Get to know library workers

librarian standing on books

National Library Week, April 4-10, 2021, celebrates library staff, library users, administrators, and Friends and other stakeholder groups to recognize the valuable contributions made by all library workers. At CareerOneStop, we’re celebrating the week by sharing details about what library workers do and how you can learn more about these intriguing careers that combine information resources, research, materials management, and customer service.

The world of libraries

Nationwide, there are more than 9,000 public libraries. Public libraries provide their communities with access to books and other media, computer and Internet use, job search help, and family programs.

Besides public libraries, there are libraries housed in schools and universities, government agencies, and corporations. There are also special libraries that focus on a particular subject matter or client group, that might be housed outside a library setting. Examples include law or medical libraries, music libraries, or military libraries.

What are the types of library workers and what do they do?

There are three general categories of library workers:

Library Assistant jobs typically require a high school diploma and brief on-the-job training. In general, their job duties are these:

  • Compile records, and sort, shelve, issue, and receive library materials such as books, electronic media, pictures, cards, slides and microfilm.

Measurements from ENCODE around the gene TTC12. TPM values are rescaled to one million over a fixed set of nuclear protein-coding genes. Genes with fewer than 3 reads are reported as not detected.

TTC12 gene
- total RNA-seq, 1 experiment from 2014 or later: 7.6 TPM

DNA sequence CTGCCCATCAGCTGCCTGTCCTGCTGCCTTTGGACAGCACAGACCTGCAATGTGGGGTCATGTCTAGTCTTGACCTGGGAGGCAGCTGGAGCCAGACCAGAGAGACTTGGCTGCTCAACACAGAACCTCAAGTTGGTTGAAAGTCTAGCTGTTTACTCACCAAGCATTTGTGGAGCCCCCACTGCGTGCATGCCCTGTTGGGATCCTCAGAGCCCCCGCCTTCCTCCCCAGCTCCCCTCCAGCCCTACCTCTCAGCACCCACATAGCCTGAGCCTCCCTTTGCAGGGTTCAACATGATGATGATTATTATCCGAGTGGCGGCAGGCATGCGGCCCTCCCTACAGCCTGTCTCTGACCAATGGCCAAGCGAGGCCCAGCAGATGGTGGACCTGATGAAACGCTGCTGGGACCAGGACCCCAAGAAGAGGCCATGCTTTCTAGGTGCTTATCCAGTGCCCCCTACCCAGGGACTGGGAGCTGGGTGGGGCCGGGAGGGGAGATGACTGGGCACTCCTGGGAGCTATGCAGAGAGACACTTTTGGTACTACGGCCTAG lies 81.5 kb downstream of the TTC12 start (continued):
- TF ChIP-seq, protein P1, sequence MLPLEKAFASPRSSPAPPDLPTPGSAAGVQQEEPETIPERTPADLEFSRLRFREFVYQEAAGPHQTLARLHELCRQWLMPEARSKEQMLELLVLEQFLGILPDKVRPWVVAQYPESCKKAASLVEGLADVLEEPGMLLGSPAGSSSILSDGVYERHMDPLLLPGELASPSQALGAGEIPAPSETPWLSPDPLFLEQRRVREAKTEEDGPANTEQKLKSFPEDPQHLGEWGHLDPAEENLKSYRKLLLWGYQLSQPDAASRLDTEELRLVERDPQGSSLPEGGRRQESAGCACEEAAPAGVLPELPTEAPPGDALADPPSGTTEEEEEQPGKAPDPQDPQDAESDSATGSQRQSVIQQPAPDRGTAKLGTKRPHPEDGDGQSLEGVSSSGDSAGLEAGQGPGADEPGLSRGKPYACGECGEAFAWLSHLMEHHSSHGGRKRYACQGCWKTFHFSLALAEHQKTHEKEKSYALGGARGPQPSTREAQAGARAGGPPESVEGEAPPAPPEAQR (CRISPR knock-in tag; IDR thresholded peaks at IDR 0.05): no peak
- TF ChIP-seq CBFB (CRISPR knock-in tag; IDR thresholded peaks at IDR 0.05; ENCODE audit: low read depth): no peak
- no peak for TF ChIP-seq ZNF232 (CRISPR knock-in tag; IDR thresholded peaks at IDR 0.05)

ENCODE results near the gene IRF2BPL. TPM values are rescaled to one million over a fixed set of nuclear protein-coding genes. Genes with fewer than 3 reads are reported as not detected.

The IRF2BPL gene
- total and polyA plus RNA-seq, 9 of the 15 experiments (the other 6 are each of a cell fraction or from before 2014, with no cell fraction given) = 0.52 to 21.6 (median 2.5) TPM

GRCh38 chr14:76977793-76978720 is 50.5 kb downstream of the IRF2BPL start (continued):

• Locate library materials for loan and replace material in shelving area, stacks, or files according to identification number and title.
  • Register patrons to permit them to borrow books, periodicals, and other library materials.

Library Technician jobs typically require an associate’s degree or a certificate that may be earned online or from a community college. Job duties are to:

  • Assist librarians by helping readers in the use of library catalogs, databases, and indexes to locate books and other materials; and by answering questions that require only brief consultation of standard reference.
  • Compile records; sort and shelve books or other media; remove or repair damaged books or other media; register patrons; and check materials in and out of the circulation process.
  • Replace materials in shelving area (stacks) or files. Includes bookmobile drivers who assist with providing services in mobile libraries.

Librarian and Media Collections Specialist jobs typically require a masters degree. Their job duties include:

  • Administer and maintain libraries or collections of information, for public or private access through reference or borrowing.
  • Work in a variety of settings, such as educational institutions, museums, and corporations, and with various types of informational materials, such as books, periodicals, recordings, films, and databases.
  • Acquire, catalogue, or circulate library materials.
  • Provide user services such as locating and organizing information, providing instruction on how to access information, and setting up and operating a library’s media equipment.

Learn more about library workers and other occupations you want to explore by watching career videos on CareerOneStop.

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